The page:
Wood carving a matter of skill, technique and patience

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The evolution of a carving foregrounds carvers Randy Kary, Connie Gibson and Brian Bunbury during their weekly Woodcarving meeting on Tuesday, November 19. ECA Review/K. Davis

The art of woodcarving is a time-honoured and admirable artistic skill, requiring much technical practice for one to become proficient at creating life-like structures made of delicate timber.
Every Tuesday evening at the Golden Circle Club in Castor, a small but passionate group of artists meet to spend a few hours crafting animals, people and objects out of wood.
The core members of the current group consist of Brian Bunbury, Randy Kary and Connie Gibson; all of whom have been participating in the craft for over 15 years. They revel in speaking about the craft of woodcarving, demonstrating the tools and various techniques employed to create a life-like wooden model.
“It’s measure, measure, measure,” says Bunbury, describing the precision of cutting out a well-scaled model. Each figure begins as a blueprint on paper that shows the final product, which is then translated onto a block of wood.
“The hardest thing is to set the patterns on your block,” notes Bunbury, “they’re all on a flat sheet of paper, and the figures are all cut at an angle. You’ve really got to proportion them in.” Curvature, angles and perspectives have to be considered in drafting the final model; and natural tendencies to mould the object have to be reconsidered.
“A first time carver, when they decide they’re going to narrow [their block] because it’s too wide they get the idea that they want to round it down [gradually],” says Kary. “You just have to figure out how much wood to cut off, and cut the sides straight down.” This process of cutting down the block at harsh angles eliminates unnecessary portions of wood from the frame, which can then be more easily carved from a smaller, more proportioned block.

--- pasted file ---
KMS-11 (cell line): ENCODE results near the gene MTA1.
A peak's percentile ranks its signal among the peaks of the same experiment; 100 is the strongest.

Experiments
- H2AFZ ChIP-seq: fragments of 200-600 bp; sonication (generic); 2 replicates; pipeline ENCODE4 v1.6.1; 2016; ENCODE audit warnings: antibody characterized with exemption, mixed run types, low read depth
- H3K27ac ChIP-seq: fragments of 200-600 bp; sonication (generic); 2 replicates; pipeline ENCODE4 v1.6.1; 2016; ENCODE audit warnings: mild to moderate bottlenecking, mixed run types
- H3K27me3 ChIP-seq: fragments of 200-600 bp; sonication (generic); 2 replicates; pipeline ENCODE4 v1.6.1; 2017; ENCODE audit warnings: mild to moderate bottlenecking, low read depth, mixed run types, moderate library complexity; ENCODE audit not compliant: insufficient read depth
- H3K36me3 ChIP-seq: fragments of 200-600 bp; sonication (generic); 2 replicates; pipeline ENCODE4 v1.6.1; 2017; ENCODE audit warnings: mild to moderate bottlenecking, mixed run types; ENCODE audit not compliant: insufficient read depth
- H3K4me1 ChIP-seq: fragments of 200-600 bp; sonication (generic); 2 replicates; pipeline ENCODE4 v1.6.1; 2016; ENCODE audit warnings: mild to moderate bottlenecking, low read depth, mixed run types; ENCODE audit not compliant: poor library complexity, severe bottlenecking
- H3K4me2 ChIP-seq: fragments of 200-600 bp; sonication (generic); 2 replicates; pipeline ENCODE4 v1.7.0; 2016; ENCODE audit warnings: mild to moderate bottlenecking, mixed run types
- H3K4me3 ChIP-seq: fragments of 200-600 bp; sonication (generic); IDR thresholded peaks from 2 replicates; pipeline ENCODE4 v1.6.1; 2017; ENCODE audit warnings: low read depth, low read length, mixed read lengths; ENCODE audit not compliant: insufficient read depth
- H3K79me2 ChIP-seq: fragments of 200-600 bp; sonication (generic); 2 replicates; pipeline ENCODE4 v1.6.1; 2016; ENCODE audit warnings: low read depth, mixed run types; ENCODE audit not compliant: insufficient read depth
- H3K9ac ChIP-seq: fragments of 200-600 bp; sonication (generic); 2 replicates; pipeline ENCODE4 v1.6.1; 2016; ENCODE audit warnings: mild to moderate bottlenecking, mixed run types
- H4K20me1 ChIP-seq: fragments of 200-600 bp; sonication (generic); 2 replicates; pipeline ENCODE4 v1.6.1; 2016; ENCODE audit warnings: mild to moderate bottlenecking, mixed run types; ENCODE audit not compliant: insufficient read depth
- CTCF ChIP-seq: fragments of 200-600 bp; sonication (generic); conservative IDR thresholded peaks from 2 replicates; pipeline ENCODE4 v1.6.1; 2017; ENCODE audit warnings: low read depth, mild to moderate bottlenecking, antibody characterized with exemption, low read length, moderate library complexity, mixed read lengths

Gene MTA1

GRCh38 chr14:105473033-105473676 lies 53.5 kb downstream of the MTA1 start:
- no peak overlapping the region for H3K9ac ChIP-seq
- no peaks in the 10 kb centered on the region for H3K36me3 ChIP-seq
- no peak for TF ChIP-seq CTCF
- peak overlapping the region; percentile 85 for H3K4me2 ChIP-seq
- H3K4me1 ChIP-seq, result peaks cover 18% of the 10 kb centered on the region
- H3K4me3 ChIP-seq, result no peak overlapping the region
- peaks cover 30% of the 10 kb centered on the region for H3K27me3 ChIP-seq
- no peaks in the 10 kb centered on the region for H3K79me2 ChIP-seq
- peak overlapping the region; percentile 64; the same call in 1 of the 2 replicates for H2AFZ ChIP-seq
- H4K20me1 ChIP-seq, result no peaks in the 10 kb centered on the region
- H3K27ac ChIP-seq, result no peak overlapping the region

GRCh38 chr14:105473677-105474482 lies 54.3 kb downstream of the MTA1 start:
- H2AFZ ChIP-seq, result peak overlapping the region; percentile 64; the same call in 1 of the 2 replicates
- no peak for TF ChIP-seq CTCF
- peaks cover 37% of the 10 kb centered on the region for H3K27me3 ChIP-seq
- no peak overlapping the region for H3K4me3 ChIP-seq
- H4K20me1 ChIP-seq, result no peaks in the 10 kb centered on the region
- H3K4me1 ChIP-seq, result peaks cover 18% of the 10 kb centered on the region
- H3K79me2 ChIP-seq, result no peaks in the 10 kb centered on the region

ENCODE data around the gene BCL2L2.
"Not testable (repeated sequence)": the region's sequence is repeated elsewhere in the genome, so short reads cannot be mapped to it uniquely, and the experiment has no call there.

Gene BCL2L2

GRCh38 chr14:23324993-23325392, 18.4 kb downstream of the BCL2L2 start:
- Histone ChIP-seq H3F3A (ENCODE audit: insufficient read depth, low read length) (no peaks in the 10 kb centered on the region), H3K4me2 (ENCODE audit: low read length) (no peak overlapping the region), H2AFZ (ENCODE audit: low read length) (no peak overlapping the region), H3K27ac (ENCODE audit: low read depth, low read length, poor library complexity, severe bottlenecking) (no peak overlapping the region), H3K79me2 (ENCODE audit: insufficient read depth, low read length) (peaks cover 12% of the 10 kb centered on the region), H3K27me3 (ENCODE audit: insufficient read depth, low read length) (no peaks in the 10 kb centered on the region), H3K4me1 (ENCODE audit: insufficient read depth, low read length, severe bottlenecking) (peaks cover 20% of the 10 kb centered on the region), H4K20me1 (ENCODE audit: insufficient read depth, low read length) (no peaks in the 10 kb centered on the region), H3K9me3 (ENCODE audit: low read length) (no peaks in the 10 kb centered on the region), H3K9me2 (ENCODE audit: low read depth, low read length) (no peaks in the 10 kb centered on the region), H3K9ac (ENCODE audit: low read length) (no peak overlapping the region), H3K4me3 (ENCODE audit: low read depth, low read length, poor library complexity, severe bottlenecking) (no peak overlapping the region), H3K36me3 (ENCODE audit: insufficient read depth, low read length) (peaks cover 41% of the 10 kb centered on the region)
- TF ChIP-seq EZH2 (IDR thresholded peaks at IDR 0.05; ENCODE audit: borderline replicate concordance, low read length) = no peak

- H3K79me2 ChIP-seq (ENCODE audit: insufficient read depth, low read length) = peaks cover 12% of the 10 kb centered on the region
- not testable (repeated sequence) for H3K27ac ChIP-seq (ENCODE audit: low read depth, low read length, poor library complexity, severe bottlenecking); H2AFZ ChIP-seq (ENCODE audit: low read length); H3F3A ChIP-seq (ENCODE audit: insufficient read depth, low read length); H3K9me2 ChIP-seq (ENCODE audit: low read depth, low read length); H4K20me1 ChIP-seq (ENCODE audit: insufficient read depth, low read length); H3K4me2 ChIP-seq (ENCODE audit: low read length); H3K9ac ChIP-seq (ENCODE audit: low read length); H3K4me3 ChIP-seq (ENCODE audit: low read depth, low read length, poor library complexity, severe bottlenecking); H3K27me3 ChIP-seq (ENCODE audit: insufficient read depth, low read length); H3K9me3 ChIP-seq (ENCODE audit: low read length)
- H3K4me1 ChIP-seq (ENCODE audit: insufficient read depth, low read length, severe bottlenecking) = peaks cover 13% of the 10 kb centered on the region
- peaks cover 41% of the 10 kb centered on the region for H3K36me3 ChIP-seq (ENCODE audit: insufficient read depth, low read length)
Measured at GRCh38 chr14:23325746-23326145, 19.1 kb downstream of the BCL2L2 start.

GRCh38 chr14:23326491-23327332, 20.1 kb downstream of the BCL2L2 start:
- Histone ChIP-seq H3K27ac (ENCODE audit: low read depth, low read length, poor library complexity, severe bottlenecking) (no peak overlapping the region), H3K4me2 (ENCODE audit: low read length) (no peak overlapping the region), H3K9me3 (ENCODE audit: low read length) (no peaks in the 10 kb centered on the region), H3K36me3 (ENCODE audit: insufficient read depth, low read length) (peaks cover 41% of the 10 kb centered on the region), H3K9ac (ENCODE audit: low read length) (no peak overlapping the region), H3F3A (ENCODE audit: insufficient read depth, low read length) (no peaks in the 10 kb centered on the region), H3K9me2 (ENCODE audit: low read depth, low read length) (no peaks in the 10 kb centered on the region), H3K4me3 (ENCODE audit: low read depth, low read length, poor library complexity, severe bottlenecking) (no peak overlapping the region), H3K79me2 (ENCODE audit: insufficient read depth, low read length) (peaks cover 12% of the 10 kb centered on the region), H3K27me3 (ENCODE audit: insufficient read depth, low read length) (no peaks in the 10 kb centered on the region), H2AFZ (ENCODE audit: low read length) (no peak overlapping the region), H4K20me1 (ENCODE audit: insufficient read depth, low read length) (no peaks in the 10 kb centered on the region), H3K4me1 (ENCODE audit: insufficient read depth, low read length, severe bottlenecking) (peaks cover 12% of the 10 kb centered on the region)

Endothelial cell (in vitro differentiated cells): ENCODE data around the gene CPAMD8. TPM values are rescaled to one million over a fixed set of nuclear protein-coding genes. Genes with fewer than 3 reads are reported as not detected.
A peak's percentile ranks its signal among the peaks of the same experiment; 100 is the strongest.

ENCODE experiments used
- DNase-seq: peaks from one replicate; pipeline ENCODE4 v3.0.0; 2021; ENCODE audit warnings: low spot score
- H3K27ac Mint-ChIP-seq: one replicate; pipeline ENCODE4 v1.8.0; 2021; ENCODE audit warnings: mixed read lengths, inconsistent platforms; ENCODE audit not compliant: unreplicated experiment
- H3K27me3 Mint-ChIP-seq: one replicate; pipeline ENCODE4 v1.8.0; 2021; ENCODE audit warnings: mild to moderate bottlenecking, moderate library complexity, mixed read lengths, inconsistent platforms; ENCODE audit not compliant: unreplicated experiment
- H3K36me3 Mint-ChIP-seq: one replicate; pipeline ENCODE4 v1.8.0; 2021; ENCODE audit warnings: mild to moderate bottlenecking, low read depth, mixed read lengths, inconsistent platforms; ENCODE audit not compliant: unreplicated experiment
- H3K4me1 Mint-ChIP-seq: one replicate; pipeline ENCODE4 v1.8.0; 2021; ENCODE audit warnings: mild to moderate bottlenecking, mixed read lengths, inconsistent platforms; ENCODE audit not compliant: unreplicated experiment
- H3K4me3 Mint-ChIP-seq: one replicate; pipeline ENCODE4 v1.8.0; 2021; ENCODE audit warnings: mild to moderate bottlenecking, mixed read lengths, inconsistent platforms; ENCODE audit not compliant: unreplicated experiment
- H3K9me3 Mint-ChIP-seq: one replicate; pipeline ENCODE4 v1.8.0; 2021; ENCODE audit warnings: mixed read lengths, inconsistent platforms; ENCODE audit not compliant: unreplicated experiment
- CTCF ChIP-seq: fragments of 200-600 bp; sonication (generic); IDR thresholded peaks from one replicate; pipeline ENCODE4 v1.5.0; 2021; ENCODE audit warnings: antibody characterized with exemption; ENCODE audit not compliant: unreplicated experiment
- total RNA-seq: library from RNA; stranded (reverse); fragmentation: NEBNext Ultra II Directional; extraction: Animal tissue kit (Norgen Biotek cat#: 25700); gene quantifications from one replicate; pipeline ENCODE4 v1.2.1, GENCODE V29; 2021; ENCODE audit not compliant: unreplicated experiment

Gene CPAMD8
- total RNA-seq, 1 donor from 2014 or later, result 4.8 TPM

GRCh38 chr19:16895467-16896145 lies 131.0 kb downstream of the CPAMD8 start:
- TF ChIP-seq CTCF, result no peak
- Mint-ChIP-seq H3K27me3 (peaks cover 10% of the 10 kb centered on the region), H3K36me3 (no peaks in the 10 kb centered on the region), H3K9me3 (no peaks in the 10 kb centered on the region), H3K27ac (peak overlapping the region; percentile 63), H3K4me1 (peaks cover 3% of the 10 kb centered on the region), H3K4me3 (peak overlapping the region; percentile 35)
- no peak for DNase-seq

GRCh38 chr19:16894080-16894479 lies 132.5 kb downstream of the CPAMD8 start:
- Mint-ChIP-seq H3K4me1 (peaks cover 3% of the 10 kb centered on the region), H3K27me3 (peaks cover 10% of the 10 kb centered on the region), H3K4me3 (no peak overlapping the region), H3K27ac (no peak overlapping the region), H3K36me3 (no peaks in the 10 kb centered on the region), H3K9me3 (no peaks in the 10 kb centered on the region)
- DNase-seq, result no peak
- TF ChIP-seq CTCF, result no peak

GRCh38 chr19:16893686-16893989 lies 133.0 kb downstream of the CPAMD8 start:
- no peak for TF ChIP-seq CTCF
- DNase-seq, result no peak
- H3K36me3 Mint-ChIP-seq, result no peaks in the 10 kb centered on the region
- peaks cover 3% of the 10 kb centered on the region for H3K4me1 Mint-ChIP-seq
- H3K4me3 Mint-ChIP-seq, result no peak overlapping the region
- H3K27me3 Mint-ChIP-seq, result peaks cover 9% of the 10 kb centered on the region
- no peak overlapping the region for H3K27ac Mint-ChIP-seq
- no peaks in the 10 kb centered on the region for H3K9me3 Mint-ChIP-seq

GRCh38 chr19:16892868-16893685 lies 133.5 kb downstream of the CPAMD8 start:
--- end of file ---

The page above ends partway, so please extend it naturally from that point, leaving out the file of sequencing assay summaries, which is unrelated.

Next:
From here, a multitude of tools can be used to carve depending on what is required.
“Chisels can be used to do stuff on really soft wood,” says Gibson, noting that one always goes with the natural grain of the wood when carving with this tool, and always pushes it away from the body.

Fine detailing in the wing of Kary’s bird viewed here. ECA Review/K. Davis

Another unique tool, the woodburner, is used for the esthetic final touch of a sculpture to create fine, delicate detail such as bird feathers or fur. Describing this process, Kary displays a complex and realistic bird he carved and notes the detail in the wings.
“The top of the wing took me three hours,” he says. “Three hours for the bottom and the same for the other wing. Then you have the back and tail-feathers, and a couple of hours for the underside.” He added that when painting such a finely-carved piece, one has to ensure the paint is thin enough not to fill in the tiny crevices.

The carvers credit the likes of locals Albert Brown, Glen Miller and Bette Hronek as being instrumental in creating and maintaining a strong and educated foundation within the group. Bunbury notes that he has taken courses all over the prairies and BC to bring back new techniques to teach his peers, and adds the group will be hosting introduction sessions on Tuesdays in January for interested parties.
The group also adds that the inspiration for their continued presence in the carving community is not only the works of art they produce, but also the mental effects of the act of carving.
“When you’re carving, you’re just lost. Nothing else matters,” says Kary. “You don’t have to worry about anything. It’s the same reason people read, do puzzles, paint or draw. It takes the mind off everything else.”

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